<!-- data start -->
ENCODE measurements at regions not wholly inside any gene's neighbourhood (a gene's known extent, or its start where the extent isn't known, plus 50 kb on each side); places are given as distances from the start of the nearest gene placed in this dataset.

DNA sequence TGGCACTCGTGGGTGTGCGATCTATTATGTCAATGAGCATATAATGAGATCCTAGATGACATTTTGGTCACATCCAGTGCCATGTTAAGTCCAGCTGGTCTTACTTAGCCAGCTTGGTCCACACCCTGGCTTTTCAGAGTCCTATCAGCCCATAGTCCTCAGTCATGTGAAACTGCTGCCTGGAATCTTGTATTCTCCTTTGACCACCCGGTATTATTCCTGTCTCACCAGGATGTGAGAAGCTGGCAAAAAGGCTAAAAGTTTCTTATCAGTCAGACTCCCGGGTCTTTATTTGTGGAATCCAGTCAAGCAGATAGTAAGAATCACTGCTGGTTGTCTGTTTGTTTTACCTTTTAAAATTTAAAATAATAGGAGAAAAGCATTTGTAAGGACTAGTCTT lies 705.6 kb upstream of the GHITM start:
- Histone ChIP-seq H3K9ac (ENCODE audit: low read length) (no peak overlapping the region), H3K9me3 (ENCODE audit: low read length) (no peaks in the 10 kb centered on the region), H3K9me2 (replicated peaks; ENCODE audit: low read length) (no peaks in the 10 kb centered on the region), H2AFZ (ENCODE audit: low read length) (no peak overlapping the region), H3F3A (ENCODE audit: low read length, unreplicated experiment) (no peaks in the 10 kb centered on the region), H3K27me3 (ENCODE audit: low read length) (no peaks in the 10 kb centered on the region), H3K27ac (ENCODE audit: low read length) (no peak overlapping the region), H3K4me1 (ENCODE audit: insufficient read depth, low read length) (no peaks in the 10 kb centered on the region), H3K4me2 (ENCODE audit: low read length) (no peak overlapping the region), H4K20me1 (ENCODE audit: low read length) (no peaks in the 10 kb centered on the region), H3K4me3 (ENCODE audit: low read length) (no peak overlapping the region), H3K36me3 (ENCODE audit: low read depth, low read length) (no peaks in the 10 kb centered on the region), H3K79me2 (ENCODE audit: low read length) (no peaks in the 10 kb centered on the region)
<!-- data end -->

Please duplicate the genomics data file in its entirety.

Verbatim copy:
ENCODE measurements at regions not wholly inside any gene's neighbourhood (a gene's known extent, or its start where the extent isn't known, plus 50 kb on each side); places are given as distances from the start of the nearest gene placed in this dataset.

DNA sequence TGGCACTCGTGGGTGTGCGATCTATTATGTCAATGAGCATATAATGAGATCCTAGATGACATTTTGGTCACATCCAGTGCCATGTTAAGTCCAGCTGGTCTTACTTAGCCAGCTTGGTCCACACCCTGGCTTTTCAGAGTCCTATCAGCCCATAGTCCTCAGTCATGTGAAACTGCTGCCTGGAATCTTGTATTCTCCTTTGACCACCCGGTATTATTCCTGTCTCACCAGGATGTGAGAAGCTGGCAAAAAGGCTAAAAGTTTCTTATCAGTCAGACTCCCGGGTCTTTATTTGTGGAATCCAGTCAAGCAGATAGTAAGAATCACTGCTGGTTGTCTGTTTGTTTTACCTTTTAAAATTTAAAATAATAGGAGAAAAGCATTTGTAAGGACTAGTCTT lies 705.6 kb upstream of the GHITM start:
- Histone ChIP-seq H3K9ac (ENCODE audit: low read length) (no peak overlapping the region), H3K9me3 (ENCODE audit: low read length) (no peaks in the 10 kb centered on the region), H3K9me2 (replicated peaks; ENCODE audit: low read length) (no peaks in the 10 kb centered on the region), H2AFZ (ENCODE audit: low read length) (no peak overlapping the region), H3F3A (ENCODE audit: low read length, unreplicated experiment) (no peaks in the 10 kb centered on the region), H3K27me3 (ENCODE audit: low read length) (no peaks in the 10 kb centered on the region), H3K27ac (ENCODE audit: low read length) (no peak overlapping the region), H3K4me1 (ENCODE audit: insufficient read depth, low read length) (no peaks in the 10 kb centered on the region), H3K4me2 (ENCODE audit: low read length) (no peak overlapping the region), H4K20me1 (ENCODE audit: low read length) (no peaks in the 10 kb centered on the region), H3K4me3 (ENCODE audit: low read length) (no peak overlapping the region), H3K36me3 (ENCODE audit: low read depth, low read length) (no peaks in the 10 kb centered on the region), H3K79me2 (ENCODE audit: low read length) (no peaks in the 10 kb centered on the region)